The Electric Pencil

Posts Tagged ‘media

Does Canada filter journalists, Rendon-style?

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Normally a piece like this wouldn’t make me think twice: of course, as Canadian Press reports, the Canadian government keeps a close eye on what is being written out of Afghanistan by Canadian journalists. The extent of it may seem excessive, but we already know that this government is incredibly tight when it comes to media relations.

What I wonder, though, is what they are doing with all this information once they filter it through six different government bodies? Is there some kind of Rendon-style ranking system carried out by the government? How does it impact who gets embedded, who gets leaks, who’s invited to sensitive press briefings, etc? The article notes that the Privy Office has directly approved or nixed interviews, but doesn’t go so far as to link type of coverage with access.

CP says it got its information through an Access to Information request; hopefully they’ll be digging a little bit deeper…


Written by Tim McSorley

September 14, 2009 at 12:22 am

A Babord 1, Masculinists 0

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A large cloud has been lifted from over the head of Quebec’s largest alternative magazine and one of their contributors.

After over a year, the case brought by Andy Srougi from Fathers-4-Justice against A Babord magazine and feminist activist and writer Babara Legault has been dismissed.

Srougi sued the magazine and Legault for defamation after Legault metioned Srougi by name in an article entitled “Des hommes contre le féminisme” (Men Against Feminism). Legault’s piece dealt with the rising problem of ‘masculinist‘ movements in Quebec, which blames women for taking too much place in society and, as an effect, discriminating agains the needs of men and boys. Srougi’s group Fathers-4-Justice is known for their protests against what they say is a tendency of the courts to grant custody to mothers over fathers – which is a common complaint among masculinist groups.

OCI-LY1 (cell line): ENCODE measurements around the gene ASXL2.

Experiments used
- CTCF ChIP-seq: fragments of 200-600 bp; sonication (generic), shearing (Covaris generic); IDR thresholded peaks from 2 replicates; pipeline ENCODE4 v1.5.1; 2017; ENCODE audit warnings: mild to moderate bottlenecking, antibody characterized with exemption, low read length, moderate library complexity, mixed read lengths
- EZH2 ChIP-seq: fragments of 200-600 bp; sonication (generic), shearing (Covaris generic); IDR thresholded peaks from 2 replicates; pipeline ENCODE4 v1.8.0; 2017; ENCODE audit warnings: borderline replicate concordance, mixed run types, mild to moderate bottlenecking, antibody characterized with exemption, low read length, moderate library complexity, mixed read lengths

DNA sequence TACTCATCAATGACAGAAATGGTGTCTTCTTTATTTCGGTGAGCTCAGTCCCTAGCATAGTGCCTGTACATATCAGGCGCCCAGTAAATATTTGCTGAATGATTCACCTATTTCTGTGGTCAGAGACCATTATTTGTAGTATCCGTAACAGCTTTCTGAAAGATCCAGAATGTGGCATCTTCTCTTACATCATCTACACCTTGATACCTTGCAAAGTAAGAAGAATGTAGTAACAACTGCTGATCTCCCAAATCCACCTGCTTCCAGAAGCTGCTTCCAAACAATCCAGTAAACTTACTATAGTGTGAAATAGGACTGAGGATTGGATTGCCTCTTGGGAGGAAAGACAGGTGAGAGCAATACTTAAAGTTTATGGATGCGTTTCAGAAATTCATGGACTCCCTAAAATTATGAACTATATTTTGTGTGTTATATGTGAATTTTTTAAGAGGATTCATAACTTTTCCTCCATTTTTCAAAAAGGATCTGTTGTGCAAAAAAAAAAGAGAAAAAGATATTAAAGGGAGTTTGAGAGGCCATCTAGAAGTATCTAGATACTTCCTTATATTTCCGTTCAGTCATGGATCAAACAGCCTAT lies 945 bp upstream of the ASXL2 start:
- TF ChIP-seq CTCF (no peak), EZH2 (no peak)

The victory is an important one because a lawsuit of $25,000 could very well have sunk the magazine which relies premarily on volunteers and a very small budget. Even more so, it’s a vindication of Legault and the magazine in their fight against sexism and to bring to light troubling trends in society at large.

Written by Tim McSorley

September 13, 2008 at 2:29 pm

Challenging the media shouldn’t stop with debate

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Elizabeth May has made it into the debates. The media consortium running the debates changed their tune after Jack Layton and Stpehen Harper, one after the other, backed down in their opposition to May participating. While political hay will be made that it was the party leaders’ fault that May was originally blocked from the debate, it points to a deeper issue that pervades our elections no matter who is running, and that’s the complicity of the media in maintaining the political status quo.

As details came out about how the decision to not invite May to the debates was made, it became clear that this was a pretty clear cut case of blackmail (as Joe Clarke puts it in today’s Globe): Stephen Harper essentially told the debate consortium that if May shows up, I’m taking my ball, or speaking points, or whatever, and going home. Layton then chimed in that since he is only running against Stephen Harper, that if the outgoing prime minister wouldn’t be there neither would he.

Now a debate with only three of five leaders wouldn’t be that great a debate, to be sure. But if the media had said they would go ahead anyway, we could be almost certain that the hold-outs would have caved in. Former CBC news chief and past head honcho of the consortium Tony Burman acknowledges this in a sideways glance kind of way in the Globe today too, but is still content to mostly blame this whole debacle on Harper rather than a media that is two worried about access than about broadening election coverage.

It was heartening to see that this debate about a debate brought up questions over the role of the media in setting the election agenda, but it shouldn’t stop there. As Dru Oja Jay points out over at the Dominion Blog, the media creates the news of the day in the morning and then reports on it as the news of the day in their evening wrap ups.

So when they claim that the major issue in the election is leadership, we have to wonder if that is what the gatekeepers have simply decided will be the major issue. And when they say that campaigns were thrown off track or got negative because of certain campaign ads or candidate missteps, we need to wonder if it’s simply easier to talk about that than whether cutting the tax on diesel or if we should be staying in Afghanistan until 2011.

We need campaigns to be held accountable over going negative or making a campaign about attacks instead of issues, but we need a media that will go beyond that and actually dig into the issues that matter.

Written by Tim McSorley

September 10, 2008 at 6:22 pm

Posted in media, politics

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KI6, Nepal & Bees: Dominion #51 out today

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Fresh off the presses is the latest issue of The Dominion.

Number 51 features:

  • Coverage of several Indigenous communities fighting destructive resource extraction and the political measures that make it possible in Ontario and Quebec.
  • On-the-ground coverage of mining in Colombia and Maoists in Nepal
  • New stories on the Art of Walking, bees in Nova Scotia, Haiti’s recent history, and much more…